Mike talked about viral marketing and the importance of making your online marketing interesting and easy to share. As an example, he used the most popular landlord in the world -- Pearl from FunnyorDie:
Pearl is a viral success ... Over 48 million people have met her in the last seven months!
There are all kinds of places online where your apartments should be listed: MySpace, Craigslist, Facebook, Google Maps, Google Earth, ApartmentRatings.com and so on. Mike asked the question: Is your apartment on Web 2.0? I'll take it a step further: Are you controlling the conversation about your community? In addition to these websites, a property blog gives you a great place to drive all of that traffic and show prospects what your community is all about.
Steve Winn of RealPage talked up his company's latest offer: IPTV. Steve calls it a "potentially disruptive technology," especially considering the fact that the average consumer spends over 27 hours per week watching TV.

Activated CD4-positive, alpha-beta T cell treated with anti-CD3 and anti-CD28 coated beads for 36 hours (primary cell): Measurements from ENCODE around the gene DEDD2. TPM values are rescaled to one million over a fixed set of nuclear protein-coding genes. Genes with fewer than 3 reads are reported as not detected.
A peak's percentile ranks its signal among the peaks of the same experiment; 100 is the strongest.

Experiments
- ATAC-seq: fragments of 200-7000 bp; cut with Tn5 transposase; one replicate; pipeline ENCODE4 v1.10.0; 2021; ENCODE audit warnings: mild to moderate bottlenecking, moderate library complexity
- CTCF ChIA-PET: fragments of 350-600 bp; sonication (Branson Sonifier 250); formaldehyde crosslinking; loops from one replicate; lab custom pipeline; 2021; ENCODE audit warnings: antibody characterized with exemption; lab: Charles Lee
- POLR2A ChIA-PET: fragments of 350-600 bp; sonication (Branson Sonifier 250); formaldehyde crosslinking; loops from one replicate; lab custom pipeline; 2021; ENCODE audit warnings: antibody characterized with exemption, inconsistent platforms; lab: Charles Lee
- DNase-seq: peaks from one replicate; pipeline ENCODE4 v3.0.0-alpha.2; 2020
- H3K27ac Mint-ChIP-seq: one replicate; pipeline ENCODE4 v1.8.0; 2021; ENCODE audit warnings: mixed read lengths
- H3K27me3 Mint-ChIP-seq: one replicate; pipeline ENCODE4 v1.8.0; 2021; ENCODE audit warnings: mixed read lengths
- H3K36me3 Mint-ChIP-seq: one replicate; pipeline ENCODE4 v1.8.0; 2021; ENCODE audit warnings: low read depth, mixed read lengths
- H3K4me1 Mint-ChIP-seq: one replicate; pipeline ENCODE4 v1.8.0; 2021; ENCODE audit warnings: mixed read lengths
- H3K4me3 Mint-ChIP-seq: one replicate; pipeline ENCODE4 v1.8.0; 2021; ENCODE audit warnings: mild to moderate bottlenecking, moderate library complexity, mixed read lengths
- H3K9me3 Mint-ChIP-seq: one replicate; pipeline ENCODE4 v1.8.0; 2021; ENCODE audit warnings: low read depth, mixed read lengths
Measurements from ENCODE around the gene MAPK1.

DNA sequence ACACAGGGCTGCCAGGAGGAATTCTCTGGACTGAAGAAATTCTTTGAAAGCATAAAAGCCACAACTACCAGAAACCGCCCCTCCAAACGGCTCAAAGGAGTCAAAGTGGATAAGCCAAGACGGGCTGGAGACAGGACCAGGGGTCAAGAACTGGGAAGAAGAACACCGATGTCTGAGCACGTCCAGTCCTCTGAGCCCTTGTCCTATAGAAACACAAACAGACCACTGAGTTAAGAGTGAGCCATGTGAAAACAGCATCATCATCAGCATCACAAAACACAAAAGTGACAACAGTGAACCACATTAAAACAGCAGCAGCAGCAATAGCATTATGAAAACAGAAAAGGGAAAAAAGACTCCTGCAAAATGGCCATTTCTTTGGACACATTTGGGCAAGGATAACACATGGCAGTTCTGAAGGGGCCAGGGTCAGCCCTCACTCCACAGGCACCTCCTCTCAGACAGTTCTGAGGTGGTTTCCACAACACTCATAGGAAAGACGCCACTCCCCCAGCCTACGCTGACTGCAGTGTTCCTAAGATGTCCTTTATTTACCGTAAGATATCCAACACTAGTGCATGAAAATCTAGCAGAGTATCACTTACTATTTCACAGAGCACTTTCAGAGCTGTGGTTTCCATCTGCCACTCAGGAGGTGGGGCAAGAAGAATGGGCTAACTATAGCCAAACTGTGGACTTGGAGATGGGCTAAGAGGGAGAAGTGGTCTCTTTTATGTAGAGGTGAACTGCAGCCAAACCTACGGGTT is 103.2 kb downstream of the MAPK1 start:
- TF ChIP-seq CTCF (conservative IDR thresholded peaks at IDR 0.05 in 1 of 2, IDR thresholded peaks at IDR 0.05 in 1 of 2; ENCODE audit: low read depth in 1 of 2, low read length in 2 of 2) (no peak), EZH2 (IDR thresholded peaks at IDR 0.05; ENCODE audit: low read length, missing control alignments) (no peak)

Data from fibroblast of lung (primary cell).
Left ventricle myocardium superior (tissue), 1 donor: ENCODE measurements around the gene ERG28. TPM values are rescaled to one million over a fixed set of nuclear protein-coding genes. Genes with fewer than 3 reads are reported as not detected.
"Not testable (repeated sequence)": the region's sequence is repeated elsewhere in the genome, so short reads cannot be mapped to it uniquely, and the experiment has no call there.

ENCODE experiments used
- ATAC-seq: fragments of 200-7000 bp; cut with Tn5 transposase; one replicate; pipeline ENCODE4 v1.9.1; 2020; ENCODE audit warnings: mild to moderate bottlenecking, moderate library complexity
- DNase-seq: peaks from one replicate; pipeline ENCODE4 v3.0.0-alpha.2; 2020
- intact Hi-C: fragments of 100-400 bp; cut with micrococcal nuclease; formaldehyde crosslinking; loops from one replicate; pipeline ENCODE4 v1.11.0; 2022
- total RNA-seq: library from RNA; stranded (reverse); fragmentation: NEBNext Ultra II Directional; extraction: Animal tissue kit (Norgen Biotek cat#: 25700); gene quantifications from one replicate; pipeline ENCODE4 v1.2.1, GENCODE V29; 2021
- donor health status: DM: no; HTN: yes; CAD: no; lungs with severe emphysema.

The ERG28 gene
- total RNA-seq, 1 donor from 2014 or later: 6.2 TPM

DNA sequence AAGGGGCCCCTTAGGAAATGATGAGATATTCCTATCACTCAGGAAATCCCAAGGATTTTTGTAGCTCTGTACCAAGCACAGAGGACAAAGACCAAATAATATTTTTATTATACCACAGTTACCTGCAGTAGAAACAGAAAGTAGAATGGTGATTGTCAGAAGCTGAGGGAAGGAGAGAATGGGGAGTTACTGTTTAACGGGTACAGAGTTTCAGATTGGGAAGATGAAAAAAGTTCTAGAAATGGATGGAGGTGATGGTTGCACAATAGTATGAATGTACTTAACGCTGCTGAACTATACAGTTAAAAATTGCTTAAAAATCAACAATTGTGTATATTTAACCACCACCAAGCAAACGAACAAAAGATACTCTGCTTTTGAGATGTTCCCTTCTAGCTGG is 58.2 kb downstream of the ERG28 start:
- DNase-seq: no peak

Already available throughout Europe, IPTV presents the possibility to offer some completely new services: converged platforms, place-shifting, and two-way TV for gaming and video conferencing. Steve made the point that residents don’t go to the property portal online, so IPTV could be used to integrate community services into the TV channel guide.
The RealPage IPTV solution looks promising, but it will be interesting to see if gains any traction in a multi-provider environment. Steve did note that bandwidth needs are inevitably going to grow, and many existing networks will not support the bandwidth necessary for tomorrow's services.
Dave Daugherty of Korcett talked about the need not only for more bandwidth, but also for better bandwidth management to improve network performance. Money quote: "Kids don’t practice safe Internet."
Dave's company enables service providers to offer dynamic bandwidth services and give residents online tools to edit their account and handle their own issues. Residents can turn services up or down as you need to, and property staff can utilize a private messaging platform that's built into the system (ex: “Pay your rent now.”).